How to be successful in a remote role: Mastering the virtual world

business man having a conversation via webcam.

A remote role: These words often elicit mixed feelings in employees and especially in young high-potential managers.

On the one hand, people like the possibility of taking on a global role without having to move and they appreciate the work-life balance benefits of working more often from home.

On the other hand, there are challenges when it comes to remote roles. These challenges include the proper use of technology and how to manage a virtual team.

Out of sight, out of mind?

Aside from these skill-related issues, however, many individuals often also have deeper concerns. “We very often get the question ‘how will this impact my career?’ when a remote role is discussed, especially with young high-performers,” says Francesco Mantovani, P&G’s Head of Leadership Development for Europe. Employees may fear missing crucial discussions or being left out of the loop as in “out of sight, out of mind“.

In addition to mastering the right supporting technologies, I recommend to focus on work approach tools that deal with career and success challenges when one moves into a remote/virtual position.

When looking at success in the remote world, I recommend to look at three areas, based on the PIE model of Harvey Coleman in his great book on the “Organizational Game”: Performance, Image and Exposure.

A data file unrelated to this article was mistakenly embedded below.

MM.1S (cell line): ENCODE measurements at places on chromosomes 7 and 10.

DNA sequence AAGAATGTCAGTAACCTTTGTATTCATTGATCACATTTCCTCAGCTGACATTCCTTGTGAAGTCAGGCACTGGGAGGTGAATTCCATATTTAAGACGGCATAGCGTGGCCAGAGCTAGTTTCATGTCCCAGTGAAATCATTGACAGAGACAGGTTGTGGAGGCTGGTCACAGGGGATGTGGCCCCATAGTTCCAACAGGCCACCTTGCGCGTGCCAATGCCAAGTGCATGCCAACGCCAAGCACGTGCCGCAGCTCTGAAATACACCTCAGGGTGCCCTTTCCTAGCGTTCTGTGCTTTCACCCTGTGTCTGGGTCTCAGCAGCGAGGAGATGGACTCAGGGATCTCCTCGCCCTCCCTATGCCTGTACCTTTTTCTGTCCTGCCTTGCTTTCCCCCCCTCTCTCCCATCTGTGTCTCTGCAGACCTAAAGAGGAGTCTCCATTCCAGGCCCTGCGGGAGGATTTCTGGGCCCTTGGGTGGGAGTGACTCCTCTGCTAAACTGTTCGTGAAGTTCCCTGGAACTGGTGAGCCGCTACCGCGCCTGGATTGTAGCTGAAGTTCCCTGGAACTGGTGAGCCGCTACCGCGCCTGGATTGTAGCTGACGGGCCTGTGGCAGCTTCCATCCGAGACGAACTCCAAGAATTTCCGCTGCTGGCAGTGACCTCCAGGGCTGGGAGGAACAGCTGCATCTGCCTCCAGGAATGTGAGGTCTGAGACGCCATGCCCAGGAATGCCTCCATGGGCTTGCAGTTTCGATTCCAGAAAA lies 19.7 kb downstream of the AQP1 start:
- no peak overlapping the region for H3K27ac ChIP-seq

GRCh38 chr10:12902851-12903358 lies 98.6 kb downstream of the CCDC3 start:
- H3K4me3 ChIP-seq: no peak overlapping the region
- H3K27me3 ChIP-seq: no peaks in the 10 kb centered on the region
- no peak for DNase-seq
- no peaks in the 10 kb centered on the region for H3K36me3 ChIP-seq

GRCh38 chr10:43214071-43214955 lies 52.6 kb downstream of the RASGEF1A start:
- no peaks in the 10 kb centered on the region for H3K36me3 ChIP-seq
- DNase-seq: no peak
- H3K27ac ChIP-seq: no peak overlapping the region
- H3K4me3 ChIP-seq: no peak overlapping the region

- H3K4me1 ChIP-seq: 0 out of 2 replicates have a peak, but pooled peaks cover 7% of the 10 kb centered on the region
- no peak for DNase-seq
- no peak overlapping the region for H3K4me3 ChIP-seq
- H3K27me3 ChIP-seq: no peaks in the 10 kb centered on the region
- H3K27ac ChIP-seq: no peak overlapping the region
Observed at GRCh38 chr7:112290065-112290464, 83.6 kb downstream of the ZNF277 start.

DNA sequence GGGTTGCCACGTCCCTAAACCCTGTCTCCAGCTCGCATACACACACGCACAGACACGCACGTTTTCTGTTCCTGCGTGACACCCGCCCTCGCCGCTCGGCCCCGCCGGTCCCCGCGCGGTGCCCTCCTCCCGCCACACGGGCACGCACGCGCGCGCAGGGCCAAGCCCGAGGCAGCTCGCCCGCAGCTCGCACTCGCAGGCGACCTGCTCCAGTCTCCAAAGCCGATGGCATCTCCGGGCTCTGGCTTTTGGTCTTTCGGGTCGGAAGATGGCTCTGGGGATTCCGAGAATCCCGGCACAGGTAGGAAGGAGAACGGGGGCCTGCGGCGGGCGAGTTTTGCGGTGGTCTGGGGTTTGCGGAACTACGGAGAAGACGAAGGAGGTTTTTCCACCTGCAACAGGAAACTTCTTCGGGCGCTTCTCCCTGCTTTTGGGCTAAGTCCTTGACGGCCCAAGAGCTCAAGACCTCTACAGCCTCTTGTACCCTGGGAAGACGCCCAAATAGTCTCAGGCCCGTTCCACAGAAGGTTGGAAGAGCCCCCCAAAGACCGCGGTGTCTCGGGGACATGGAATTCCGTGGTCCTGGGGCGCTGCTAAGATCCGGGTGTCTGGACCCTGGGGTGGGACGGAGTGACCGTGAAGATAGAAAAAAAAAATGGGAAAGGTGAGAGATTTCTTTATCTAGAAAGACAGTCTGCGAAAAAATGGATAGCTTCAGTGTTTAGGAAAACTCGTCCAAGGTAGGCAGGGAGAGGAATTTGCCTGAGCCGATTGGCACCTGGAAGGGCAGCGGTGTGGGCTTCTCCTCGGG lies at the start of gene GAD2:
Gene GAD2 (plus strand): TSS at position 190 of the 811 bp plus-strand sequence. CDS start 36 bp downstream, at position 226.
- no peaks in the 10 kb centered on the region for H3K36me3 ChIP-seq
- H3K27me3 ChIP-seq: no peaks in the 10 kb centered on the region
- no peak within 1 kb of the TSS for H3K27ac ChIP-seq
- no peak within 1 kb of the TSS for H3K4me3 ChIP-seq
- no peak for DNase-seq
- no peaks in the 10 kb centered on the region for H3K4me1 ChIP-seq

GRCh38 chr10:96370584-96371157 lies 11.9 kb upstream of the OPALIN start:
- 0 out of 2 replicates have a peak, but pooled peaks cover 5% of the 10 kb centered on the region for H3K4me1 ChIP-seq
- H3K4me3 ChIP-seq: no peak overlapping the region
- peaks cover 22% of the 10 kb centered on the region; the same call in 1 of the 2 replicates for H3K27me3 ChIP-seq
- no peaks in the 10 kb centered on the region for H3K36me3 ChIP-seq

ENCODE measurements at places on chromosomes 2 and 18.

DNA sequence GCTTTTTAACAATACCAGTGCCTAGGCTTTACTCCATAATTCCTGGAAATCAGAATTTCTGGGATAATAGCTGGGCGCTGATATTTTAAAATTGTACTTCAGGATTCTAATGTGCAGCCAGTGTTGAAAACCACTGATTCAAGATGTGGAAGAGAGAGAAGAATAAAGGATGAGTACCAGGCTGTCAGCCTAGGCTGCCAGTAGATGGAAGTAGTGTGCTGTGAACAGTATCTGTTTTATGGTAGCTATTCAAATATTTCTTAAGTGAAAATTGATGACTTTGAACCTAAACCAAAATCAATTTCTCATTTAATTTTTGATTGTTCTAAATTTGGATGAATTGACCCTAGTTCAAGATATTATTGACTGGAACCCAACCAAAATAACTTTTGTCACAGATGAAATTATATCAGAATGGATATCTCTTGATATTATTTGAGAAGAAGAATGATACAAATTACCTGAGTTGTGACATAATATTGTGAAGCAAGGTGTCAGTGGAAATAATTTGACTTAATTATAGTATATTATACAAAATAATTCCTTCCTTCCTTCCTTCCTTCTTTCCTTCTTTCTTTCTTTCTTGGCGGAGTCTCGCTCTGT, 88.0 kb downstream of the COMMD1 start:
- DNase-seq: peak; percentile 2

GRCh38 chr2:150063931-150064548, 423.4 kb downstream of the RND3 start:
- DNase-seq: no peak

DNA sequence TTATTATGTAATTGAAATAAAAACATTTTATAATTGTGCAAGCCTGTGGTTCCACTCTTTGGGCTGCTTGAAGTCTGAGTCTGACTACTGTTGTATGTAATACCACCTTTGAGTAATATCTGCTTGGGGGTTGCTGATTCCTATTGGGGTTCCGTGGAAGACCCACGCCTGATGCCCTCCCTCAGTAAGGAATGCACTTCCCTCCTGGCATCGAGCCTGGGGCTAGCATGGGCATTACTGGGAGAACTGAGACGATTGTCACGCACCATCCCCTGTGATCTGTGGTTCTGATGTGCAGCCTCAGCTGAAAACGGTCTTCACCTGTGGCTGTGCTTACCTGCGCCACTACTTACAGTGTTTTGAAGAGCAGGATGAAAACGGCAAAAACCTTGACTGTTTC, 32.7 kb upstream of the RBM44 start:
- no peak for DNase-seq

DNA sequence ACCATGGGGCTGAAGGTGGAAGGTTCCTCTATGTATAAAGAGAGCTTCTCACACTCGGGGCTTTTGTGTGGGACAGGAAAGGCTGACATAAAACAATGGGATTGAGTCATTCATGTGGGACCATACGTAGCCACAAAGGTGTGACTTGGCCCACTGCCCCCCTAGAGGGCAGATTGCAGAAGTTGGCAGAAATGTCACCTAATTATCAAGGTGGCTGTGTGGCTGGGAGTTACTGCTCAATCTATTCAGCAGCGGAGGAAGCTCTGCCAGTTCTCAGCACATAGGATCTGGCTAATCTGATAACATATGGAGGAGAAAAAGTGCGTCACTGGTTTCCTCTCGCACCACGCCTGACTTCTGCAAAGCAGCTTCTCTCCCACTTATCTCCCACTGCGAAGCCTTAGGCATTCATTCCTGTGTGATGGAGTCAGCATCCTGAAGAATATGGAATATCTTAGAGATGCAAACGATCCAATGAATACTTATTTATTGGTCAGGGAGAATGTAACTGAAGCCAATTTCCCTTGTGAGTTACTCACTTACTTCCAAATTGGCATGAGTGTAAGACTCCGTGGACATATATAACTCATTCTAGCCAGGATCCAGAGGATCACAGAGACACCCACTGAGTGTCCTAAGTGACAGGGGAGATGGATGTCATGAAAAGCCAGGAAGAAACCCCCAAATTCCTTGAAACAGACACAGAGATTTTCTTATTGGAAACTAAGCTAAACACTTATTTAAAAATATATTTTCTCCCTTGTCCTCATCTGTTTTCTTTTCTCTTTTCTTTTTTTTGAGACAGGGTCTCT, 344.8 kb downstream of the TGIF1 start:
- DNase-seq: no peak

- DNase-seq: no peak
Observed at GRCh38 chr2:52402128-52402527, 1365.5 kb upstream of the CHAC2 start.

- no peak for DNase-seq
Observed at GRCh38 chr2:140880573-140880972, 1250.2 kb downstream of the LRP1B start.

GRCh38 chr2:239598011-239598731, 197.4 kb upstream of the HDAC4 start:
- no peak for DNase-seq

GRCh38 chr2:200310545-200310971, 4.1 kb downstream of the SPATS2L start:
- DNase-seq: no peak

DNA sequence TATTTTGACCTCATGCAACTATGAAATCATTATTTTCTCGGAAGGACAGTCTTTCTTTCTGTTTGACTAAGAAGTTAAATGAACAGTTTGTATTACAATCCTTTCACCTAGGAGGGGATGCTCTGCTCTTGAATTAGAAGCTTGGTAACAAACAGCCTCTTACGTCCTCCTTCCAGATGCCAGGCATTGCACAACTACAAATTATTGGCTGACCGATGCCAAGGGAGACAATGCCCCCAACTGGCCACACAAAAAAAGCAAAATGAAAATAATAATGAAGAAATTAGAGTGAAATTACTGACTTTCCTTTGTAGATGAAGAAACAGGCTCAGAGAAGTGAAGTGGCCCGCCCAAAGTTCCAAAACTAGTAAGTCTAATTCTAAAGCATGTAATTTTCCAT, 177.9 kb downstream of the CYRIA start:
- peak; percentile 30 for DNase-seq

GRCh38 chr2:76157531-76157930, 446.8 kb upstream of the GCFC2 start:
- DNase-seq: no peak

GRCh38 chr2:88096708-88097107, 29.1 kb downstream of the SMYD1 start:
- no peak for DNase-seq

Performance: Making sure the work is seen and valued

Many people think that performance can be assessed wherever you are, remote or not. It is not as simple as that, however. Both the employee and the manager need to make conscious efforts to ensure that performance is evaluated.

“Deliverables and work you do are harder to see from the distance,” says Jochen Brenner, an HR associate director. “On top of that, you need to be more agile and anticipate much more of what could happen as you just can’t check in with your manager at the same frequency.”

Perhaps the key is to make both individuals and managers aware of what professors Elsbach and Cable call “passive face time bias”. This is the observation that managers and indeed all humans tend to rate the person we see on a day-to-day basis more often more highly then the remote, out-of-sight person.

What can you do?